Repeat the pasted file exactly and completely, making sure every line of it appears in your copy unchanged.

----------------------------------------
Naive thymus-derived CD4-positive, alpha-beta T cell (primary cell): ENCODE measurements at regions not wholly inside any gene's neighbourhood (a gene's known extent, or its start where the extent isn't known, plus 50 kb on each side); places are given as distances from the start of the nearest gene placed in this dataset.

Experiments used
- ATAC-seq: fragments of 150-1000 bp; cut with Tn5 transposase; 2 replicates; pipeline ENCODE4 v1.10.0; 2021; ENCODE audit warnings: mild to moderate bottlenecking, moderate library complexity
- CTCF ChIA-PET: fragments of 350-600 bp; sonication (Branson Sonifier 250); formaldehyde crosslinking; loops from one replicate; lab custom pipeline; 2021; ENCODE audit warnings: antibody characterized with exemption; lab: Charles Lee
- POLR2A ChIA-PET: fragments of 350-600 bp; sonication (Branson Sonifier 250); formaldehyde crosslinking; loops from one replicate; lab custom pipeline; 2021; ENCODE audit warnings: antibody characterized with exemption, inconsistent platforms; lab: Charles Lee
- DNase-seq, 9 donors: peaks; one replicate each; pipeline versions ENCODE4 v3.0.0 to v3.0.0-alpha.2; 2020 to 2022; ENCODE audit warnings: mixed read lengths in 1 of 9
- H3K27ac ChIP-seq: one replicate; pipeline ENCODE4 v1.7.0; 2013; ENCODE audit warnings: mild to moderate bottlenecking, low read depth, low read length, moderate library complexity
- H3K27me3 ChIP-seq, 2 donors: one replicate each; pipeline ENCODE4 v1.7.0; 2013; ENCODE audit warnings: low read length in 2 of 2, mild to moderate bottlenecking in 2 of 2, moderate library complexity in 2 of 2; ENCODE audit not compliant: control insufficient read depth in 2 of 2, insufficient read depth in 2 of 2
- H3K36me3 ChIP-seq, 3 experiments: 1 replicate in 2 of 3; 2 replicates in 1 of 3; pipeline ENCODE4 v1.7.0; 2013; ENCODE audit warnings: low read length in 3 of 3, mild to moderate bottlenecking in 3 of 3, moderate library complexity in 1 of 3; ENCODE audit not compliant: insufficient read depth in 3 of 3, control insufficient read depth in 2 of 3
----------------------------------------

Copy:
Naive thymus-derived CD4-positive, alpha-beta T cell (primary cell): ENCODE measurements at regions not wholly inside any gene's neighbourhood (a gene's known extent, or its start where the extent isn't known, plus 50 kb on each side); places are given as distances from the start of the nearest gene placed in this dataset.

Experiments used
- ATAC-seq: fragments of 150-1000 bp; cut with Tn5 transposase; 2 replicates; pipeline ENCODE4 v1.10.0; 2021; ENCODE audit warnings: mild to moderate bottlenecking, moderate library complexity
- CTCF ChIA-PET: fragments of 350-600 bp; sonication (Branson Sonifier 250); formaldehyde crosslinking; loops from one replicate; lab custom pipeline; 2021; ENCODE audit warnings: antibody characterized with exemption; lab: Charles Lee
- POLR2A ChIA-PET: fragments of 350-600 bp; sonication (Branson Sonifier 250); formaldehyde crosslinking; loops from one replicate; lab custom pipeline; 2021; ENCODE audit warnings: antibody characterized with exemption, inconsistent platforms; lab: Charles Lee
- DNase-seq, 9 donors: peaks; one replicate each; pipeline versions ENCODE4 v3.0.0 to v3.0.0-alpha.2; 2020 to 2022; ENCODE audit warnings: mixed read lengths in 1 of 9
- H3K27ac ChIP-seq: one replicate; pipeline ENCODE4 v1.7.0; 2013; ENCODE audit warnings: mild to moderate bottlenecking, low read depth, low read length, moderate library complexity
- H3K27me3 ChIP-seq, 2 donors: one replicate each; pipeline ENCODE4 v1.7.0; 2013; ENCODE audit warnings: low read length in 2 of 2, mild to moderate bottlenecking in 2 of 2, moderate library complexity in 2 of 2; ENCODE audit not compliant: control insufficient read depth in 2 of 2, insufficient read depth in 2 of 2
- H3K36me3 ChIP-seq, 3 experiments: 1 replicate in 2 of 3; 2 replicates in 1 of 3; pipeline ENCODE4 v1.7.0; 2013; ENCODE audit warnings: low read length in 3 of 3, mild to moderate bottlenecking in 3 of 3, moderate library complexity in 1 of 3; ENCODE audit not compliant: insufficient read depth in 3 of 3, control insufficient read depth in 2 of 3